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Saturday, March 24, 2012

Wolfie and Separation Anxiety

I think that Wolfie has separation anxiety, what can I do about that?

First of all, you said that you thought Wolfie had separation anxiety.  Let's first describe the symptoms that we can observe to see if this is the case:
  • Uncontrolled barking.  If your "soon to be ex" friends and neighbors report that Wolfie is backing incessantly for very long periods of time while you are gone, you might be dealing with separation anxiety.
  • Destruction.  If you come home to find your sofa in shreds, a new hole in the wall, items pulled down from shelves and tables, etc., you might be dealing with separation anxiety.
Next, let's discuss what causes this problem.  Many times Humans misdiagnose separation anxiety as Wolfie being afraid that he has been left alone.  This might be true for Humans, but Wolfie is a dog.  Here is what is going through Wolfie's head:
  • Wolfie's canine perspective requires a strong leader to protect his pack.  He does not see you as a strong leader, so he believes he needs to step up to be the leader and protector of the pack.
  • You have now left the pack and are out and about in the dangerous world.  You locked the door, closed the gate, etc. and Wolfie can't fulfill his job.
  • Wolfie tries to call you back and becomes increasingly nervous that you are not responding.  This results in the barking and destruction.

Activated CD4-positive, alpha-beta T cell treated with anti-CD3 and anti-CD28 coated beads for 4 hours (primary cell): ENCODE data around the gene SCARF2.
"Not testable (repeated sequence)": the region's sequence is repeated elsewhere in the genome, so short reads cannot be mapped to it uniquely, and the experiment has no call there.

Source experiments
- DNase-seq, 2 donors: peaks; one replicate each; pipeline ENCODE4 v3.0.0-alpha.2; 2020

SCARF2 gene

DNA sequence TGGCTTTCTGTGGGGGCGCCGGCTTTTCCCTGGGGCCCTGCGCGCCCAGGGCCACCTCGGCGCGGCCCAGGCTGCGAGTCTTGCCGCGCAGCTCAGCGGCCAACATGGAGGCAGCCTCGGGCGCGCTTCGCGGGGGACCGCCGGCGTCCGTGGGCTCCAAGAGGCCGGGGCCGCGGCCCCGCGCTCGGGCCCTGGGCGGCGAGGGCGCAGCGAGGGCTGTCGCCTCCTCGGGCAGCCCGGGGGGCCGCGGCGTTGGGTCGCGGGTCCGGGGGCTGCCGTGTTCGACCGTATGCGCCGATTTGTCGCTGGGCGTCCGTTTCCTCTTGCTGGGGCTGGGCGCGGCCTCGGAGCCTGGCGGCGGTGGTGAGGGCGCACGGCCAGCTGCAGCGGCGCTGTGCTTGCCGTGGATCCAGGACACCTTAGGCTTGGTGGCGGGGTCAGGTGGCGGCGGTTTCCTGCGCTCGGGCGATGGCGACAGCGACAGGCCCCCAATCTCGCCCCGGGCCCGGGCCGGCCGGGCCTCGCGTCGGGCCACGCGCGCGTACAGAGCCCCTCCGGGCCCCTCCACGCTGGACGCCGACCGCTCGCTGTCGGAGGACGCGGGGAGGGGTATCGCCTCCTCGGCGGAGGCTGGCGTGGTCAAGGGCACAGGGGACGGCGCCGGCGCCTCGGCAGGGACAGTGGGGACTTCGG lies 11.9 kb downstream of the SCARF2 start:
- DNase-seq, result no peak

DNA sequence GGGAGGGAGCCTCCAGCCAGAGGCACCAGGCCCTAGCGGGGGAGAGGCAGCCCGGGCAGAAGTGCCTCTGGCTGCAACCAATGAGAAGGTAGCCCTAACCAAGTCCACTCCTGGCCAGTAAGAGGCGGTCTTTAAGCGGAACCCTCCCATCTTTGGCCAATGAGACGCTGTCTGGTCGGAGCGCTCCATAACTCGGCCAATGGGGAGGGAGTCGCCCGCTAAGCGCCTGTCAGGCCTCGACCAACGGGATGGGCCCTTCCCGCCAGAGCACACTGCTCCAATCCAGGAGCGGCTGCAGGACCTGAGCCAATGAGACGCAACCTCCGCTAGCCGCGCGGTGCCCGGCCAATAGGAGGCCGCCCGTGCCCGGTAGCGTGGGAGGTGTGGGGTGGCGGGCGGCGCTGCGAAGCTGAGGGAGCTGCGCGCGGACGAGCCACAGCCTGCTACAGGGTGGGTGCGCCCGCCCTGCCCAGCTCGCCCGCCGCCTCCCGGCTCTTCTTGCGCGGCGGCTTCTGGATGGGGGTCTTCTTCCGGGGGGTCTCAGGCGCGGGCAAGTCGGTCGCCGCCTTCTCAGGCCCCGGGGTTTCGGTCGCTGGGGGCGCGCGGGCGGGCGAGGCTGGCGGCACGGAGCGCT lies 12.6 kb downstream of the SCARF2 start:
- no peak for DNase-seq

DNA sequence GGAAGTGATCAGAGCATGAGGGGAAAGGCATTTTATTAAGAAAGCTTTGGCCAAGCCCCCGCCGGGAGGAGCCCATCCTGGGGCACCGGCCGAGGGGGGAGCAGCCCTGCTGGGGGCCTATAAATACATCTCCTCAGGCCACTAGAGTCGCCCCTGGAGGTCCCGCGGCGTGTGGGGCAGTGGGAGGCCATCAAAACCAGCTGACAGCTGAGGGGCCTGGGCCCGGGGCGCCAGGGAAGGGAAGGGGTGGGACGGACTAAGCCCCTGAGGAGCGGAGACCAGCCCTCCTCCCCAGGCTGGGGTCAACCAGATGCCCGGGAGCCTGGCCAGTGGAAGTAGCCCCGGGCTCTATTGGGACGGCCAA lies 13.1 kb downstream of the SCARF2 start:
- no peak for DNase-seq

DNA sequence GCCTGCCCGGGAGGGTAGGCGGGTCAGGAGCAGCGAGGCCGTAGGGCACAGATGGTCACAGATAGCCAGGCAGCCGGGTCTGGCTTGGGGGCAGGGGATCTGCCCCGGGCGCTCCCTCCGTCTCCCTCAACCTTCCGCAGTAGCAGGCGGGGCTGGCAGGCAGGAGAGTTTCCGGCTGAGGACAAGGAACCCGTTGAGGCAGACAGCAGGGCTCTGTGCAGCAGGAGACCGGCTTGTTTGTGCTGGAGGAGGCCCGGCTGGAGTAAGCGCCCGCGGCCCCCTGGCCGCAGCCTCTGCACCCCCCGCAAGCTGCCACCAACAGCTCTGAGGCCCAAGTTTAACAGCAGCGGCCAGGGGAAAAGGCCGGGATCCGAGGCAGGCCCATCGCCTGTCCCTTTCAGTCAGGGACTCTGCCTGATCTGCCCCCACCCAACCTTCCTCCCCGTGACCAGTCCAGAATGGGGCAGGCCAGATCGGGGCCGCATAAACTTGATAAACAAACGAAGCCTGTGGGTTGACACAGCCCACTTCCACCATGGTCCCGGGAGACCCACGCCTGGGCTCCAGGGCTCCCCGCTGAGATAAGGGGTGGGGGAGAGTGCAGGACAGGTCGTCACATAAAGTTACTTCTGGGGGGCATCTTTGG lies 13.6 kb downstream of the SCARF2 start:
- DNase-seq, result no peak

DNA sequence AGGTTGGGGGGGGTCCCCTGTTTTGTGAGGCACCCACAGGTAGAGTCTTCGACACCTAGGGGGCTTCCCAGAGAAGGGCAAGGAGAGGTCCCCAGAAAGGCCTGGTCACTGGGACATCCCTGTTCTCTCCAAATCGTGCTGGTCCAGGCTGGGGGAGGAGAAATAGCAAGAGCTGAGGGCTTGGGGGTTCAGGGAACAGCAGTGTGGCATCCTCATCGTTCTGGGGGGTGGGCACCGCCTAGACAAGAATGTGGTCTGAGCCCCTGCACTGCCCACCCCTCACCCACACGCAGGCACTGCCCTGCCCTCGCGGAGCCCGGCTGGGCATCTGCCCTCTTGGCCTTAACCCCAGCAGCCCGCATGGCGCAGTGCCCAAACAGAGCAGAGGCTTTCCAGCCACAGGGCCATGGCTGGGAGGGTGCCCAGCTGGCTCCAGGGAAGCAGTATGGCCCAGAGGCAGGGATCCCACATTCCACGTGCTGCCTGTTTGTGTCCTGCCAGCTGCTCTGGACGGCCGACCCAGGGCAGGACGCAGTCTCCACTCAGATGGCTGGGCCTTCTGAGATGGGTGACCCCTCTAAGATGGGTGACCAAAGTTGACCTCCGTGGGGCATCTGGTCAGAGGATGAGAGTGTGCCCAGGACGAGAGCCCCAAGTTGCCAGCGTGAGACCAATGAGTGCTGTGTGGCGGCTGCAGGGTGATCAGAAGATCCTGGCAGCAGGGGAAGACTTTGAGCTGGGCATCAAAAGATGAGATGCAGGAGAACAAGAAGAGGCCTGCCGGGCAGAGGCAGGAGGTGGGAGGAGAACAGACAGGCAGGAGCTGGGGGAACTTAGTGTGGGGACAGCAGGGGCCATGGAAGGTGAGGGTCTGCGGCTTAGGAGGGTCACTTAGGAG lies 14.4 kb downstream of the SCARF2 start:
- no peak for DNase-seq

So, what can you do? 

Separation anxiety, along with aggression, are the two most time consuming behavioral issues to resolve.  You first have to understand that you must become the leader of the pack and let Wolfie understand that it is not his job.  This is done through proper training to gain Wolfie's bond, trust, and respect.

Next, you need to condition Wolfie to the fact that it is OK when you leave.  There are many actions you can do regarding this matter, but let me provide you with two that work really well for us:
  • Leave for different periods of time.  Up until now, you usually leave and stay away for hours.  You go out to dinner or to work and Wolfie is stuck there for a long time.  Start leaving for a few minutes and come back.  Go out for ten minutes and come back.  Step out the door, count to ten, and come back.  This will remove Wolfie's observation that every time you leave, you are gone for a long time.  In removing this observation, you begin to deter his anxiety.
  • Change your routine when you leave.  Wolfie is always observing us.  He knows exactly what we do as we prepare to leave.  As he starts to see these action take place, he begins to become anxious before we ever walk out the door.  Write down exactly what you do before you leave.  Change the order or leave some of the actions out.  You can even prepare to leave and then don't.  This will remove Wolfie's observation of "Watch out, Daddy or Mommy is getting ready to leave" and will deter his proactive anxiety.
Good luck, separation anxiety is a hard issue to resolve.  With patience and consistency, you can prevail.  If you have questions, we have successfully resolved this issue for our clients for years.  Please contact us and we can see how we can help.  For more information, please contact The Best Dog Trainers in South Florida.

Sunday, March 18, 2012

When to Correct Wolfie

I am never quite sure when I should correct Wolfie.  If I see he is about to do something, should I correct him?  If I come home and he has destroyed something, should I correct him?

The timing of Wolfie's correction is very important.  Unlike humans, dogs live in the "here and now".  For the most part, the past is the past, water under the bridge, spilled milk, etc.  Wolfie's focus is on the sights and sounds of right now, so correcting him for something in the past will simply confuse him.